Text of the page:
©bigjettardis



posted 2 hours ago






postapocalypsepunk:

the-telesterion:

"Persephone" by Lyrota

I reblogged this like two days ago but I want it on my blog again. 


posted 5 hours ago






whatdiscworldtaughtme:

642. One of the signs of real royalty is not having any money. || 'Pyramids'

whatdiscworldtaughtme:

642. One of the signs of real royalty is not having any money. || 'Pyramids'






everytime I think about the witches of tumblr I just imagine

msarano:

image

This is completely accurate in my case:

See? I keep the laptop on the book to give the laptop more airflow and reduce overheating (and for easy access). And yeah, this is an everyday thing although the books change fairly often.






"I always surprise myself on my ability to turn a phrase. Words are, in my not so humble opinion, the most inexhaustible source of magic; capable of both inflicting injury and remedying it."

J. K. Rowling (via victoriousvocabulary)

posted 17 hours ago






amigurumipatterns:

Paul is reading about his close family in the big book of mushrooms.

Amigurumi pattern for Paul the toadstool


posted 20 hours ago






beewitch:

Yep… This is me.






starshine-landfill:

buddhistmamaduck:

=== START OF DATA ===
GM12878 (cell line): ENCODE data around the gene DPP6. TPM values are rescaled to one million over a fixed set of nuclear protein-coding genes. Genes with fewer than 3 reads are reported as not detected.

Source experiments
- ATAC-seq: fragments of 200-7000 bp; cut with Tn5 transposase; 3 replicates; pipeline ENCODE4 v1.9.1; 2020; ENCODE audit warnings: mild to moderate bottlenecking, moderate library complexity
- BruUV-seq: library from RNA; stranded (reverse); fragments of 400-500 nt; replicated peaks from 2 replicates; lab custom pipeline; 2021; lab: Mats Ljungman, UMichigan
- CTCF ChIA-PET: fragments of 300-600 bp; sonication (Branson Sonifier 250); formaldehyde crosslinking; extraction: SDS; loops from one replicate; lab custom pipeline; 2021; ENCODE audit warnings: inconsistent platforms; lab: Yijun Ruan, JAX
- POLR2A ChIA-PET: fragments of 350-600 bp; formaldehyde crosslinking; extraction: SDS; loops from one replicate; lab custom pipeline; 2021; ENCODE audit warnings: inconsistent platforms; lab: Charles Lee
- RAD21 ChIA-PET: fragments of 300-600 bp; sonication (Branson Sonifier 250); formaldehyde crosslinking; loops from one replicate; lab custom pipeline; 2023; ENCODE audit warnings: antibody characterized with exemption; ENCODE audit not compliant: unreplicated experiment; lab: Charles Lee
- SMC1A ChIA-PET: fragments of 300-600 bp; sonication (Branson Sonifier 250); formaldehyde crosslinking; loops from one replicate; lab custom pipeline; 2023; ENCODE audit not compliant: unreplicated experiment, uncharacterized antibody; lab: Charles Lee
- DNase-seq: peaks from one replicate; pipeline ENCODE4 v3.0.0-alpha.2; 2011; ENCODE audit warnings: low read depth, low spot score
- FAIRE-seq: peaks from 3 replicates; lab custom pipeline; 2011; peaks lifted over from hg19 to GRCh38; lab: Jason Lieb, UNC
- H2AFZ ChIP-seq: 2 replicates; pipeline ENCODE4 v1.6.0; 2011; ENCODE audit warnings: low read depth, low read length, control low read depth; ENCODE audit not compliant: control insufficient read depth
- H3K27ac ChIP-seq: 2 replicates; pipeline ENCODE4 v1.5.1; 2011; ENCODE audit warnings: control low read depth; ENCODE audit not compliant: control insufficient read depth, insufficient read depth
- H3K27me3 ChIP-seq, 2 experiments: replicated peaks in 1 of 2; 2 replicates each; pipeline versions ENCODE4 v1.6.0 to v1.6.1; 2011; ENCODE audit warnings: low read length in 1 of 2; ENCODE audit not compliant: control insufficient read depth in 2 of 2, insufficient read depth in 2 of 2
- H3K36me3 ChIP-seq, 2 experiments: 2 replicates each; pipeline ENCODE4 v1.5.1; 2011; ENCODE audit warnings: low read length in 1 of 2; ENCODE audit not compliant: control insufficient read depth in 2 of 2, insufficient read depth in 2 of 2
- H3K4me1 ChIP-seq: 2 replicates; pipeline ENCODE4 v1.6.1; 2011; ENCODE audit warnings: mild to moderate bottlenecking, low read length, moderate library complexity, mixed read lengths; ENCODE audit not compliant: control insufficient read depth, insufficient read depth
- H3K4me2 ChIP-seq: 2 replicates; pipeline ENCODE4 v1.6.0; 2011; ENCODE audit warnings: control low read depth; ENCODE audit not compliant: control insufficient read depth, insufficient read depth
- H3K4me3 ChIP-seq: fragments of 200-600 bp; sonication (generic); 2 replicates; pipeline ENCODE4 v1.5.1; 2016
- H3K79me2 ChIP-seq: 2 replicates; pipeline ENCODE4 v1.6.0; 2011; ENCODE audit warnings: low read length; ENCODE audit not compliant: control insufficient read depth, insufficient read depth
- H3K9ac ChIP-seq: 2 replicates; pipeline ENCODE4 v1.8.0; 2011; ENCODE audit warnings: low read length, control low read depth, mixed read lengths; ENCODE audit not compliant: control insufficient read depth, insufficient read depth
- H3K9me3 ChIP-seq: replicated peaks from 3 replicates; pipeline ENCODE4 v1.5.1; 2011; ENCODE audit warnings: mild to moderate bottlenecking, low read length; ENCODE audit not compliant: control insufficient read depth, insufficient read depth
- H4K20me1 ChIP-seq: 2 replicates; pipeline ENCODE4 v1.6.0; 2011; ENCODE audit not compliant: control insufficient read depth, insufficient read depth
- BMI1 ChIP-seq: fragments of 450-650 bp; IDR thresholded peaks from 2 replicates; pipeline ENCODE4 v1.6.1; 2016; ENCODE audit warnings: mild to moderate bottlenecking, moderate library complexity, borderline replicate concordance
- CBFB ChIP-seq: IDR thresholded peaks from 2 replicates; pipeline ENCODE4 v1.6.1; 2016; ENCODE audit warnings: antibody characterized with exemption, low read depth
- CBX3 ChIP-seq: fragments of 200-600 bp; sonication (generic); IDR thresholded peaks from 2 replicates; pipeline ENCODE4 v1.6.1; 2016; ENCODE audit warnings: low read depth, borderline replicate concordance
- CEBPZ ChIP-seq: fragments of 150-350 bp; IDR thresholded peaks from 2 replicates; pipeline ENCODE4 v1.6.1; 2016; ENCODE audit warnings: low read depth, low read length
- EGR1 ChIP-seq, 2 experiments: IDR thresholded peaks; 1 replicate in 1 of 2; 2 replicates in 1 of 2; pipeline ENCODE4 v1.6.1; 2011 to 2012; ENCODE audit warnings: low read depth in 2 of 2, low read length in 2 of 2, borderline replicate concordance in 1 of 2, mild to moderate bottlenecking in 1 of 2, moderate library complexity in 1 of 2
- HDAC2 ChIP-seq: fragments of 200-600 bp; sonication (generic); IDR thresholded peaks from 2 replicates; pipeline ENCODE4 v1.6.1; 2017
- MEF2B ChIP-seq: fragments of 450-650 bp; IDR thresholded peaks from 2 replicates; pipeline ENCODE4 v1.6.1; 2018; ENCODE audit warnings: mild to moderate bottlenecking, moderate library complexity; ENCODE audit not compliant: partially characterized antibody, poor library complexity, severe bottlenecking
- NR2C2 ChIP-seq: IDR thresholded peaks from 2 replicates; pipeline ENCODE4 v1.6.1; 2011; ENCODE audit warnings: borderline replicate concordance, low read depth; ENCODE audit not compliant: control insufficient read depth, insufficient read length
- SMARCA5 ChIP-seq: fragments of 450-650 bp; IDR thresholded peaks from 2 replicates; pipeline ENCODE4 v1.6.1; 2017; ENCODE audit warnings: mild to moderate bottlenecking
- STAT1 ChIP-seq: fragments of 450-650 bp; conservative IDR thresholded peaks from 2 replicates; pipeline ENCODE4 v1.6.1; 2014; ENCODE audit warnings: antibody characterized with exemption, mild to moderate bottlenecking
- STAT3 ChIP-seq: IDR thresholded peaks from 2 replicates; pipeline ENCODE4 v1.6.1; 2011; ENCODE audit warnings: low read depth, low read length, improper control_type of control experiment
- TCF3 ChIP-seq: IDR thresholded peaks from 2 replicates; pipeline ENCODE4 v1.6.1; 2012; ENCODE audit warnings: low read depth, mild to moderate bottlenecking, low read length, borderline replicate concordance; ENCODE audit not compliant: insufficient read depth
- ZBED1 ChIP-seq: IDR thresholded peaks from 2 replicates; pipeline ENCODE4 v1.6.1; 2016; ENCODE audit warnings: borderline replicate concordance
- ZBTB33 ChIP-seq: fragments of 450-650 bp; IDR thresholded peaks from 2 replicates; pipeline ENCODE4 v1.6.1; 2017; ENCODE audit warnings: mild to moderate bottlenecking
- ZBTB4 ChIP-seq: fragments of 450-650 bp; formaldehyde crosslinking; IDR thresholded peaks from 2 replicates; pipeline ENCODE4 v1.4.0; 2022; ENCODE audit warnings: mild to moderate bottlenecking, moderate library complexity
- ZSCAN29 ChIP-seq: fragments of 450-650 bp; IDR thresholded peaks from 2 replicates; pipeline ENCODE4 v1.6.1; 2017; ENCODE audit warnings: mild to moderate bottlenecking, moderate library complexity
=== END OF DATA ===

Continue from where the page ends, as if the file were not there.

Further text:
allthecolorsofdisney:

” Sophie , you’re beautiful! “

          

In the book, Sophie possess a certain kind of magical power - she makes things real by saying them. She can lay spells just by saying them. When she made hats, and she told a hat that it would make a rich young man fall in love with it, a rich young man fell in love with the woman who bought it. When she told a hat it would make some woman look beautiful, everyone knew the mayor’s wife looked positively radiant in it. It’s what drew the Witch to her hat shop in the first place.  When she cursed out a bucket of plant food, it turned to potent weed killer. When she told herself she might as well be an old woman, when she told herself she was doomed to fail, when she told herself she was plain and boring and no one would ever notice her, no one did.

When Howl tried to break the spell on Sophie, and he tried many times, he always failed. Not because his magic was less powerful than the Witch’s, but because it was less powerful than Sophie’s.

One of my all time favorite books/movies in the world!






ancientart:

Hellenistic gold wreath, dates to about 350-300 BC, from the Dardanelles, modern Turkey. GR 1908.4-14.1.
Two cicadas and a bee nestle among the oak-leaves

This naturalistic wreath of oak-leaves and acorns is supported on two golden branches that are now reinforced by a modern copper core. At the back the branches end in obliquely cut end-plates, at the front they are held together by a split pin fastener concealed by a golden bee. Each branch bears six sprays with eight leaves and seven or eight acorns, as well as a cicada. Additionally, about a dozen single leaves are attached directly to each branch.